How Much of China's Emissions Mess Is Really Ours?
There's plenty of interesting stuff in the latest paper in Nature Geosciences about the growth in global greenhouse-gas emissions—that the growth is overwhelmingly concentrated in developing countries, for example, or that natural carbon "sinks" such as oceans appear to be less effective at absorbing carbon dioxide than in years past. (More on the paper here and here.)
But one thing in particular stands out: The role played by the rich world's "offshoring" of manufacturing emissions to the developing world, especially China. The idea that rich countries are, fundamentally, responsible for a significant share of developing-world emissions just adds another wrinkle to global talks that are already going nowhere fast.
According to the paper, "Trends in the sources and sinks of carbon dioxide," a big part of the emissions growth in developing countries is due to their manufacture of things for export—from flip-flops to iPhones.
In China, for instance, 30% of the growth in emissions from 1990 to 2002 is attributable to the production of exports, the paper says. In recent years, as Chinese factories ramped up production, that share has grown—accounting for 50% of Chinese emissions growth between 2002 and 2005.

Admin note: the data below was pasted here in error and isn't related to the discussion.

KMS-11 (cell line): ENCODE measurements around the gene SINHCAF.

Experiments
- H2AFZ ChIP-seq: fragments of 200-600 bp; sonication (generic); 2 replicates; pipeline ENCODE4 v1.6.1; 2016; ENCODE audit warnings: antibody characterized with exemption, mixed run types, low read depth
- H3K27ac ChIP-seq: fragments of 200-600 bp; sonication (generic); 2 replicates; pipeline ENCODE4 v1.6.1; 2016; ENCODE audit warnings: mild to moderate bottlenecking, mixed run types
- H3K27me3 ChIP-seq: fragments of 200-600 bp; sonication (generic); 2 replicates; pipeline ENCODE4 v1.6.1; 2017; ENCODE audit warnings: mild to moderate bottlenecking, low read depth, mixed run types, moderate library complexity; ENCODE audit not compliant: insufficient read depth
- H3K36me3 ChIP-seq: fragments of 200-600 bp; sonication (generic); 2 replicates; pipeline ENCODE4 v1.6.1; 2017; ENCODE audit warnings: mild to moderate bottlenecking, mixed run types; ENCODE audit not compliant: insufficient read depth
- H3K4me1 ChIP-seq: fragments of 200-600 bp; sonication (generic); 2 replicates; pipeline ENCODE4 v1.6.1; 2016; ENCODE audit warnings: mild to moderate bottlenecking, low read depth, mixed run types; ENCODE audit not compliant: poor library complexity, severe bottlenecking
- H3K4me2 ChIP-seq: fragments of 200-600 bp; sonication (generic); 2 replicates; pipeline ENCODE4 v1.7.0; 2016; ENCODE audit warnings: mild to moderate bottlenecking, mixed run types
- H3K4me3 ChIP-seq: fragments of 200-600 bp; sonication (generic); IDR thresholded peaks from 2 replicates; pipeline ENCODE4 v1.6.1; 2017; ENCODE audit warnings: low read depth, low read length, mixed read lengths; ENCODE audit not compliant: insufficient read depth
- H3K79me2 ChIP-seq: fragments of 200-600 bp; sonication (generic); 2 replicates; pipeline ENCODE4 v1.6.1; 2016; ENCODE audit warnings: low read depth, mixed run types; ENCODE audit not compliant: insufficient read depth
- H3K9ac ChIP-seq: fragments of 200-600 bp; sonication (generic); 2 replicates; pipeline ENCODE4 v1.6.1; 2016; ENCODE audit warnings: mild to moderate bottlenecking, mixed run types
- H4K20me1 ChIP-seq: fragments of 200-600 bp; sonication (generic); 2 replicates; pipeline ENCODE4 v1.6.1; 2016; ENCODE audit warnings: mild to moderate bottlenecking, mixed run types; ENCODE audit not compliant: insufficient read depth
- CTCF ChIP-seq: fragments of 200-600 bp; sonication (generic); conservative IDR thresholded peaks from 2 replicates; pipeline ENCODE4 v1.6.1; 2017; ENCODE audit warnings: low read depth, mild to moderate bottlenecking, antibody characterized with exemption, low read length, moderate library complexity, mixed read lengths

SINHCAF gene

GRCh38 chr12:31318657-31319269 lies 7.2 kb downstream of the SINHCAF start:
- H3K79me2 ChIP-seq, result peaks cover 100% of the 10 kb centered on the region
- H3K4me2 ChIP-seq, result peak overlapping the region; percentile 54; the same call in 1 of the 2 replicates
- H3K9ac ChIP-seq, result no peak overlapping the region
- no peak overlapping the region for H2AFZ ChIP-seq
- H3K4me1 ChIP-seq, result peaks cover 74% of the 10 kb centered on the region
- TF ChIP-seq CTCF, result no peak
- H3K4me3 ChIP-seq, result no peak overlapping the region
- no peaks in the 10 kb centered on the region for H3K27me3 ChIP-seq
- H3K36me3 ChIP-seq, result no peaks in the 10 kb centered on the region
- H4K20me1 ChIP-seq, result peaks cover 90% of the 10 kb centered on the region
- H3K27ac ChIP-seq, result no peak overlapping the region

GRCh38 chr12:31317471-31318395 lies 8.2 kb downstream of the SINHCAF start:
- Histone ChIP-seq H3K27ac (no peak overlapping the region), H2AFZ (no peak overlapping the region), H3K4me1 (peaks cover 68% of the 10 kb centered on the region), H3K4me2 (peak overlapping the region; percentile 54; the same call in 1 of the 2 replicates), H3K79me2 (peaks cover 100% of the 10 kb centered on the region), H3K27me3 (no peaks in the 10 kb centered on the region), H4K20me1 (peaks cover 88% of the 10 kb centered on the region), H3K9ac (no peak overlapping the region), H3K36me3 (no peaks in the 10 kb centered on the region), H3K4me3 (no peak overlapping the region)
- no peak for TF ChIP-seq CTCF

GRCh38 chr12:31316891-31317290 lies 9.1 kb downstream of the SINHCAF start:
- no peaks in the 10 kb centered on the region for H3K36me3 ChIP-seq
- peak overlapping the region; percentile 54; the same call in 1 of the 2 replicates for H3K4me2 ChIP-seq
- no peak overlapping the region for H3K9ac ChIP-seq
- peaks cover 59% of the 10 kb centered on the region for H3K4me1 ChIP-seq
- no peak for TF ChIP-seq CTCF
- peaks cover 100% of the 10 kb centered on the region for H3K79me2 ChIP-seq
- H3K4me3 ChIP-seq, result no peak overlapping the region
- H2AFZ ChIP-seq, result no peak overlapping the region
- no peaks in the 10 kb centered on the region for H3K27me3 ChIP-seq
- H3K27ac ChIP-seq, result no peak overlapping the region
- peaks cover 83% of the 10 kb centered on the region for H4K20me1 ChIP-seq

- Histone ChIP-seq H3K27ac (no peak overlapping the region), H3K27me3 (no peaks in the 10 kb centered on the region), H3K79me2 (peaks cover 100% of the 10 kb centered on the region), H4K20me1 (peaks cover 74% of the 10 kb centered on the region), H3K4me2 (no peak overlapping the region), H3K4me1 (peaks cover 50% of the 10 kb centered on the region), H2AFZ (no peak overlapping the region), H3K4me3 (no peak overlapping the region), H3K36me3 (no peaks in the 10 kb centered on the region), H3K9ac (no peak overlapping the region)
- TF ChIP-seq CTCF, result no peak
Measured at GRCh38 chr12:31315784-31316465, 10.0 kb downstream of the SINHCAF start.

Overall, the paper concludes, 30% of total emissions in China—the world's biggest emitter of greenhouse gases—came from "the production of exports" in 2005.
Not even Chinese officials have gone that far. In raising the issue earlier this year, Chinese government officials estimated between 15% and 25% of the country's emissions came from the production of stuff the rich world no longer makes for itself.
This whole idea has a history. Academics have been arguing for years that part of China's emissions growth should be chalked up to the Western consumers who buy the stuff. Indeed, the paper says that while U.S. domestic emissions grew only 6% between 1997 and 2004, "consumption emissions" grew 17%. "A key factor driving the growth of consumption-based emissions was the import of manufactured products from China," the paper concludes.
And U.S. Commerce Secretary Gary Locke sparked a brief firestorm this summer when he floated the idea that American consumers pick up part of the tab for those emissions, an idea the administration quickly squelched.
The point is—yes, China and the developing world are responsible for the overwhelming majority of new greenhouse-gas emissions, both in recent years and in years to come. But, as the paper notes, a "considerable share" of developing world emissions are now "associated with international trade."
Which seems to suggest that not just the old Kyoto division between developed and developing countries is outdated—but also that the very idea that greenhouse-gas emissions carry a single passport in the first place is no longer totally valid.
All of which only promises to make already tortured climate talks an even bigger source of friction beteween the haves and the have-nots.